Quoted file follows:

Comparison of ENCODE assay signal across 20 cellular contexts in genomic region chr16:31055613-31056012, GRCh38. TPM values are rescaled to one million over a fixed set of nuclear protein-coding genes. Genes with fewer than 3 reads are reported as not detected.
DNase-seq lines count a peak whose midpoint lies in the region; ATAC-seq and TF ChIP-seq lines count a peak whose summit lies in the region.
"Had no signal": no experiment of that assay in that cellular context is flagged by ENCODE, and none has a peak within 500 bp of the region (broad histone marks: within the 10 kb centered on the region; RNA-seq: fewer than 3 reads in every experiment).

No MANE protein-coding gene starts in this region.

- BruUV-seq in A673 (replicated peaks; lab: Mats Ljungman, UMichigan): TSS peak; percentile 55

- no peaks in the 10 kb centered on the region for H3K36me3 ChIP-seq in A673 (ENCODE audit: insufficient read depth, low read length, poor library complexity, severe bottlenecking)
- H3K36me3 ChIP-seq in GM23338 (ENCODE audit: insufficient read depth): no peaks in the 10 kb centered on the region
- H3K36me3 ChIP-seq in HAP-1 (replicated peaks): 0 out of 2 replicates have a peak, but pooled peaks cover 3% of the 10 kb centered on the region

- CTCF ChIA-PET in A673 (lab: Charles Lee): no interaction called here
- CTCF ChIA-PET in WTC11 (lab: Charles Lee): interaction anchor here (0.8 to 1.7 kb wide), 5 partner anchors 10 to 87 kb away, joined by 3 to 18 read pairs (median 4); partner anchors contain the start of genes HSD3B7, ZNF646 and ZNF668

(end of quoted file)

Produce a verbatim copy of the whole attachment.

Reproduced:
Comparison of ENCODE assay signal across 20 cellular contexts in genomic region chr16:31055613-31056012, GRCh38. TPM values are rescaled to one million over a fixed set of nuclear protein-coding genes. Genes with fewer than 3 reads are reported as not detected.
DNase-seq lines count a peak whose midpoint lies in the region; ATAC-seq and TF ChIP-seq lines count a peak whose summit lies in the region.
"Had no signal": no experiment of that assay in that cellular context is flagged by ENCODE, and none has a peak within 500 bp of the region (broad histone marks: within the 10 kb centered on the region; RNA-seq: fewer than 3 reads in every experiment).

No MANE protein-coding gene starts in this region.

- BruUV-seq in A673 (replicated peaks; lab: Mats Ljungman, UMichigan): TSS peak; percentile 55

- no peaks in the 10 kb centered on the region for H3K36me3 ChIP-seq in A673 (ENCODE audit: insufficient read depth, low read length, poor library complexity, severe bottlenecking)
- H3K36me3 ChIP-seq in GM23338 (ENCODE audit: insufficient read depth): no peaks in the 10 kb centered on the region
- H3K36me3 ChIP-seq in HAP-1 (replicated peaks): 0 out of 2 replicates have a peak, but pooled peaks cover 3% of the 10 kb centered on the region

- CTCF ChIA-PET in A673 (lab: Charles Lee): no interaction called here
- CTCF ChIA-PET in WTC11 (lab: Charles Lee): interaction anchor here (0.8 to 1.7 kb wide), 5 partner anchors 10 to 87 kb away, joined by 3 to 18 read pairs (median 4); partner anchors contain the start of genes HSD3B7, ZNF646 and ZNF668